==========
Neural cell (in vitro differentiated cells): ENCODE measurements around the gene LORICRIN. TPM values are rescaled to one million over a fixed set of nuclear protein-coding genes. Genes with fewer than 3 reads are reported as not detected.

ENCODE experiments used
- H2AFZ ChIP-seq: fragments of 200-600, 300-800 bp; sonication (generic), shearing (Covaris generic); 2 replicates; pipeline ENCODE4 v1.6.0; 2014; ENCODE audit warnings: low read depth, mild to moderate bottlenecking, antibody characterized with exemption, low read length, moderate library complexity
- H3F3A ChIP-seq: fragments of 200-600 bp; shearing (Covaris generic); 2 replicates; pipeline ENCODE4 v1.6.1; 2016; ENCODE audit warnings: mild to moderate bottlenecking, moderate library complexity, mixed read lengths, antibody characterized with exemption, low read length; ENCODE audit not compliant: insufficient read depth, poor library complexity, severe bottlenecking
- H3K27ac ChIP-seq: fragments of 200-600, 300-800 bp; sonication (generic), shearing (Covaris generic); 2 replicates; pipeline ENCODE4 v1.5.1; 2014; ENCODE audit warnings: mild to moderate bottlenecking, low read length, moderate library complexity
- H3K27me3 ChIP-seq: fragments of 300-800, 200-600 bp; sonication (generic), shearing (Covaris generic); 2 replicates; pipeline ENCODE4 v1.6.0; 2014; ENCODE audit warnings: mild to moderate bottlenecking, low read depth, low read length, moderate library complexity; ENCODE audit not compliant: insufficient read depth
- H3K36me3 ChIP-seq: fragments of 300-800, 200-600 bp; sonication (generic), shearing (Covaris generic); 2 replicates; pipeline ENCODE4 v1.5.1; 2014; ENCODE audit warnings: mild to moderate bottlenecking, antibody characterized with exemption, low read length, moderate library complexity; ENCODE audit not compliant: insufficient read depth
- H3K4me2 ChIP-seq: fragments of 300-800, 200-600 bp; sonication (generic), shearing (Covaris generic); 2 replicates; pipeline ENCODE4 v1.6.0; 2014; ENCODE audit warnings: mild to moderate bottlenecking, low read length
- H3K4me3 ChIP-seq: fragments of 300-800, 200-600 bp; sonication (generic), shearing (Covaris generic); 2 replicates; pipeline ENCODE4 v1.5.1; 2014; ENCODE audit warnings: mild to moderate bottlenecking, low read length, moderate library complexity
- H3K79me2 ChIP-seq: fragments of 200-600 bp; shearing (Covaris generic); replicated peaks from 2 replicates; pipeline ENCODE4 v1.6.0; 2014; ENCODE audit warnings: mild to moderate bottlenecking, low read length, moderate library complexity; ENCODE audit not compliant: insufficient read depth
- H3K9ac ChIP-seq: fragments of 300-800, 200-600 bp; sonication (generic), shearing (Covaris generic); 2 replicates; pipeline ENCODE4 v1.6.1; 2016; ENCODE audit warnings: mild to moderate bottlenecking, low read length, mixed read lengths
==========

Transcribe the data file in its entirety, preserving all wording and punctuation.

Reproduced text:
Neural cell (in vitro differentiated cells): ENCODE measurements around the gene LORICRIN. TPM values are rescaled to one million over a fixed set of nuclear protein-coding genes. Genes with fewer than 3 reads are reported as not detected.

ENCODE experiments used
- H2AFZ ChIP-seq: fragments of 200-600, 300-800 bp; sonication (generic), shearing (Covaris generic); 2 replicates; pipeline ENCODE4 v1.6.0; 2014; ENCODE audit warnings: low read depth, mild to moderate bottlenecking, antibody characterized with exemption, low read length, moderate library complexity
- H3F3A ChIP-seq: fragments of 200-600 bp; shearing (Covaris generic); 2 replicates; pipeline ENCODE4 v1.6.1; 2016; ENCODE audit warnings: mild to moderate bottlenecking, moderate library complexity, mixed read lengths, antibody characterized with exemption, low read length; ENCODE audit not compliant: insufficient read depth, poor library complexity, severe bottlenecking
- H3K27ac ChIP-seq: fragments of 200-600, 300-800 bp; sonication (generic), shearing (Covaris generic); 2 replicates; pipeline ENCODE4 v1.5.1; 2014; ENCODE audit warnings: mild to moderate bottlenecking, low read length, moderate library complexity
- H3K27me3 ChIP-seq: fragments of 300-800, 200-600 bp; sonication (generic), shearing (Covaris generic); 2 replicates; pipeline ENCODE4 v1.6.0; 2014; ENCODE audit warnings: mild to moderate bottlenecking, low read depth, low read length, moderate library complexity; ENCODE audit not compliant: insufficient read depth
- H3K36me3 ChIP-seq: fragments of 300-800, 200-600 bp; sonication (generic), shearing (Covaris generic); 2 replicates; pipeline ENCODE4 v1.5.1; 2014; ENCODE audit warnings: mild to moderate bottlenecking, antibody characterized with exemption, low read length, moderate library complexity; ENCODE audit not compliant: insufficient read depth
- H3K4me2 ChIP-seq: fragments of 300-800, 200-600 bp; sonication (generic), shearing (Covaris generic); 2 replicates; pipeline ENCODE4 v1.6.0; 2014; ENCODE audit warnings: mild to moderate bottlenecking, low read length
- H3K4me3 ChIP-seq: fragments of 300-800, 200-600 bp; sonication (generic), shearing (Covaris generic); 2 replicates; pipeline ENCODE4 v1.5.1; 2014; ENCODE audit warnings: mild to moderate bottlenecking, low read length, moderate library complexity
- H3K79me2 ChIP-seq: fragments of 200-600 bp; shearing (Covaris generic); replicated peaks from 2 replicates; pipeline ENCODE4 v1.6.0; 2014; ENCODE audit warnings: mild to moderate bottlenecking, low read length, moderate library complexity; ENCODE audit not compliant: insufficient read depth
- H3K9ac ChIP-seq: fragments of 300-800, 200-600 bp; sonication (generic), shearing (Covaris generic); 2 replicates; pipeline ENCODE4 v1.6.1; 2016; ENCODE audit warnings: mild to moderate bottlenecking, low read length, mixed read lengths